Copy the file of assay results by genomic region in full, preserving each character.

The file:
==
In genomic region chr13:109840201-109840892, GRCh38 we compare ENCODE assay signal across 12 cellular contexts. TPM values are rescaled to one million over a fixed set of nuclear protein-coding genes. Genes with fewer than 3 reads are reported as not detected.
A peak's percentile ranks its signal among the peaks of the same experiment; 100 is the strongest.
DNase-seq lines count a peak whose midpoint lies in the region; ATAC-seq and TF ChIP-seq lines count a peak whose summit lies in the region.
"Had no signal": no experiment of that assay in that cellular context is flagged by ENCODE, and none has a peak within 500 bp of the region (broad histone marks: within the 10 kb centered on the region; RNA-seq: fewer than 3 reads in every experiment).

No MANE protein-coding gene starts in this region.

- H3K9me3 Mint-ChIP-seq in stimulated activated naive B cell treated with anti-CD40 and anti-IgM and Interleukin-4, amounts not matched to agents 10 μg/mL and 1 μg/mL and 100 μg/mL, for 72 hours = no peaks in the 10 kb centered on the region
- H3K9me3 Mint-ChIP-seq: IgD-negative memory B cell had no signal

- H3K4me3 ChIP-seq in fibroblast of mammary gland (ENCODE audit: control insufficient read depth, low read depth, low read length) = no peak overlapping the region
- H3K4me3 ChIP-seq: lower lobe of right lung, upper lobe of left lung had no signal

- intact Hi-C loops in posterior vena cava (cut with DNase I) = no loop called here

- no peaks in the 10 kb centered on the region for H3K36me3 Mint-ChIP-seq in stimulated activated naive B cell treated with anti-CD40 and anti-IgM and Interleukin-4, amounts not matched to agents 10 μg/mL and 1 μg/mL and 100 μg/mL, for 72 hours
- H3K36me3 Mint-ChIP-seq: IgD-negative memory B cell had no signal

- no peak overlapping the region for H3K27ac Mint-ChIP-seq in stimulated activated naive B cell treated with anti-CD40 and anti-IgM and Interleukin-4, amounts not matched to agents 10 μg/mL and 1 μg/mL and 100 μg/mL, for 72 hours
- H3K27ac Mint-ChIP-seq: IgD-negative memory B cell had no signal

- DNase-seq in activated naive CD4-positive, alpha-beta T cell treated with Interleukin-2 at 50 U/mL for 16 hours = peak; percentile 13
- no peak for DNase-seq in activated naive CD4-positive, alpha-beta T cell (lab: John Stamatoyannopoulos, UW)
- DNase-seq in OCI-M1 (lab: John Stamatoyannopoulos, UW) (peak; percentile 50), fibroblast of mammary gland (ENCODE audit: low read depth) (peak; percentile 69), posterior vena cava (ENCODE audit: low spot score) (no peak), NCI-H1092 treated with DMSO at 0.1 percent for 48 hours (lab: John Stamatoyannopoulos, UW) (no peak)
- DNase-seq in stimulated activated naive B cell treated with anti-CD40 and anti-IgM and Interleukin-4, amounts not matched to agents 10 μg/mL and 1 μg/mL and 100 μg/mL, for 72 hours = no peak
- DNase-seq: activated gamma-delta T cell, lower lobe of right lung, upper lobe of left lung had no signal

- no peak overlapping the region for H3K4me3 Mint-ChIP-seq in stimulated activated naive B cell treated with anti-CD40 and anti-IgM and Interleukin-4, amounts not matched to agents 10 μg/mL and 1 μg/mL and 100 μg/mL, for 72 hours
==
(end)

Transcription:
In genomic region chr13:109840201-109840892, GRCh38 we compare ENCODE assay signal across 12 cellular contexts. TPM values are rescaled to one million over a fixed set of nuclear protein-coding genes. Genes with fewer than 3 reads are reported as not detected.
A peak's percentile ranks its signal among the peaks of the same experiment; 100 is the strongest.
DNase-seq lines count a peak whose midpoint lies in the region; ATAC-seq and TF ChIP-seq lines count a peak whose summit lies in the region.
"Had no signal": no experiment of that assay in that cellular context is flagged by ENCODE, and none has a peak within 500 bp of the region (broad histone marks: within the 10 kb centered on the region; RNA-seq: fewer than 3 reads in every experiment).

No MANE protein-coding gene starts in this region.

- H3K9me3 Mint-ChIP-seq in stimulated activated naive B cell treated with anti-CD40 and anti-IgM and Interleukin-4, amounts not matched to agents 10 μg/mL and 1 μg/mL and 100 μg/mL, for 72 hours = no peaks in the 10 kb centered on the region
- H3K9me3 Mint-ChIP-seq: IgD-negative memory B cell had no signal

- H3K4me3 ChIP-seq in fibroblast of mammary gland (ENCODE audit: control insufficient read depth, low read depth, low read length) = no peak overlapping the region
- H3K4me3 ChIP-seq: lower lobe of right lung, upper lobe of left lung had no signal

- intact Hi-C loops in posterior vena cava (cut with DNase I) = no loop called here

- no peaks in the 10 kb centered on the region for H3K36me3 Mint-ChIP-seq in stimulated activated naive B cell treated with anti-CD40 and anti-IgM and Interleukin-4, amounts not matched to agents 10 μg/mL and 1 μg/mL and 100 μg/mL, for 72 hours
- H3K36me3 Mint-ChIP-seq: IgD-negative memory B cell had no signal

- no peak overlapping the region for H3K27ac Mint-ChIP-seq in stimulated activated naive B cell treated with anti-CD40 and anti-IgM and Interleukin-4, amounts not matched to agents 10 μg/mL and 1 μg/mL and 100 μg/mL, for 72 hours
- H3K27ac Mint-ChIP-seq: IgD-negative memory B cell had no signal

- DNase-seq in activated naive CD4-positive, alpha-beta T cell treated with Interleukin-2 at 50 U/mL for 16 hours = peak; percentile 13
- no peak for DNase-seq in activated naive CD4-positive, alpha-beta T cell (lab: John Stamatoyannopoulos, UW)
- DNase-seq in OCI-M1 (lab: John Stamatoyannopoulos, UW) (peak; percentile 50), fibroblast of mammary gland (ENCODE audit: low read depth) (peak; percentile 69), posterior vena cava (ENCODE audit: low spot score) (no peak), NCI-H1092 treated with DMSO at 0.1 percent for 48 hours (lab: John Stamatoyannopoulos, UW) (no peak)
- DNase-seq in stimulated activated naive B cell treated with anti-CD40 and anti-IgM and Interleukin-4, amounts not matched to agents 10 μg/mL and 1 μg/mL and 100 μg/mL, for 72 hours = no peak
- DNase-seq: activated gamma-delta T cell, lower lobe of right lung, upper lobe of left lung had no signal

- no peak overlapping the region for H3K4me3 Mint-ChIP-seq in stimulated activated naive B cell treated with anti-CD40 and anti-IgM and Interleukin-4, amounts not matched to agents 10 μg/mL and 1 μg/mL and 100 μg/mL, for 72 hours